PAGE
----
New York Zoo Review

27 September 2021
Only takes you safari

Uwe Rosenberg is often a certain type of gamer’s favourite designer. Best known for Agricola (or Feast for Odin) and maybe most loved for Le Havre, the designer, not to put a too fine point on it, has form. So when we finally got our hands on a copy of New York Zoo, we arrived with high expectations.

Players start with a blank board, a dirt covered empty lot where their zoo enclosures and attractions will soon begin springing up from. Players move an elephant, the shared placement marker around the board, up to four spaces in a two player game, where the elephant stops means that player can take the top polyomino enclosure tile or the two animals depicted on the space. The enclosures get added, and then if you have open enclosures, you add the penguins, flamingos, arctic foxes, meerkats and tree kangaroos. You’ve got a little holding pen area, a green room for animals, to the side as well – if you need to hold on to one of the critters you’ve just acquired.

If the elephant passes a breeding spot, anyone with those animals in their enclosures get to add a couple more. Once you’ve completed an enclosure you return those animals and take any amusement tile of your choice. These are your popcorn stands and other human distractions – the sizes and variety of these means that you’re able to fill the gaps left by your polyomino pieces. Which is important as the first player to fill in their board wins.

The enclosure stacks are designed to be picked up largest to smallest, which creates a feeling of acceleration as you head through the game. Your first turns are those of casually plotting out somewhere nice for a flamingo to hang out, and later a whirlwind of snatching the least sub-optimal piece, partly because you know one of your opponents wanted it. That kind of driving force throughout the game can catch players off-guard, but gives later games a real sense of focus for everyone.

Ultimately though, we were a little underwhelmed. Like the sardonically gazing animals on the cover of the box, we felt a little detached, cynical, and nonplussed when someone completed their zoo and won. Unlike a lot of other games where you’ve building a little scene in front of you, there’s just not that joy of looking down at the end of the game, regardless of whether you win or not and being happy with what’s been made. You’re not going to be greeted with a full zoo of interesting animals, walkways and otherwise like you may expect. Instead, if you’ve been playing efficiently, there’s probably a mess of amusements and a lot of empty pens – as you return your animals for those bonus tiles.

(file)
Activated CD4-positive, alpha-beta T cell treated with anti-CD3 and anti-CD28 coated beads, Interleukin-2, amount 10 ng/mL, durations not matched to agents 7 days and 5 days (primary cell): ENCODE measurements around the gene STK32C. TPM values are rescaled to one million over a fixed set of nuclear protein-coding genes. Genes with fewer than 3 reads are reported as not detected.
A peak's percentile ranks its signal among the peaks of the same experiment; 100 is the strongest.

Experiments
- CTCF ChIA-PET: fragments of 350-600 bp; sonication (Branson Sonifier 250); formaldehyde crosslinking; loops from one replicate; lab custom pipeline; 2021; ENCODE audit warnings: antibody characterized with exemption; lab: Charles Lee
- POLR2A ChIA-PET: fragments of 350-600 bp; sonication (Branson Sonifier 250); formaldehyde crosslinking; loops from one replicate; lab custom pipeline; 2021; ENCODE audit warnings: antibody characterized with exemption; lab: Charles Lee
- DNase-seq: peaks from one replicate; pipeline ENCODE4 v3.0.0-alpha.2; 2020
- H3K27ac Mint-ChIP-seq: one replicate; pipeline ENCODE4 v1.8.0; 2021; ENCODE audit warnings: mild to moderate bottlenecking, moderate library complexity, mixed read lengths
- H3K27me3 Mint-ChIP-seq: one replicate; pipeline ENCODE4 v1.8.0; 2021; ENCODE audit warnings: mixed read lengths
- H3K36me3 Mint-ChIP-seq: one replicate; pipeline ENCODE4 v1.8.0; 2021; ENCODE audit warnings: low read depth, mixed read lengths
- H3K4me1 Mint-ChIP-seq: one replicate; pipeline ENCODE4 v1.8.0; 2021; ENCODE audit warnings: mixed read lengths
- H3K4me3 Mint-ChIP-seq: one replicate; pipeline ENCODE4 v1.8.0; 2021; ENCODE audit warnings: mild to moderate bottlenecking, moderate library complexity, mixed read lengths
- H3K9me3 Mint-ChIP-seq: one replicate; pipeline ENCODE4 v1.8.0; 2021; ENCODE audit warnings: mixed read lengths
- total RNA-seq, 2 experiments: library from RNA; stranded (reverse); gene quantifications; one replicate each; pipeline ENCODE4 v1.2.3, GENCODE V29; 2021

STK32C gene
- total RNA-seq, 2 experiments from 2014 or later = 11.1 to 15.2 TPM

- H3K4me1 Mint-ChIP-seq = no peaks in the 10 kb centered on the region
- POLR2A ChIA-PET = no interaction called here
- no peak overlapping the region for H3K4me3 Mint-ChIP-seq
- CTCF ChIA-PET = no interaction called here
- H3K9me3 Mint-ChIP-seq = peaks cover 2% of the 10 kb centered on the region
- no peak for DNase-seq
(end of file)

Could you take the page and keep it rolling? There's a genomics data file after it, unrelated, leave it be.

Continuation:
For some, there’s going to be a game they love here – a puzzle of abstraction with a theme that doesn’t matter. For us, it was just the shrug of an unimpressed kangaroo. 

Christopher John Eggett


Sadly not one of Rosenberg’s classics, but certainly an appealing little puzzle for fans of the designer. Come for the pleasing puzzle, but don’t think too much about the theme.


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A game all about creating a peaceful garden using grids and tiles by the equally great Michael Keisling. If you liked the puzzle element most, it’s worth a trip to the zoo.

Designer: Uwe Rosenberg

Publisher: Capstone Games

Time: 30-60 minutes

Players: 1-5

Ages: 10+

Price: £34

What’s in the box?

  • 8 Double-sided zoo boards
  • 1 Action board
  • 45 Puzzle pieces
  • 32 Attraction tiles
  • 10 Animals tiles
  • 1 Question mark token
  • 5 Range markers
  • 126 Wooden animals
  • 1 Wooden elephant

This article originally appeared in issue 59 of Tabletop Gaming. Pick up the latest issue of the UK's fastest-growing gaming magazine in print or digital here or subscribe to make sure you never miss another issue.

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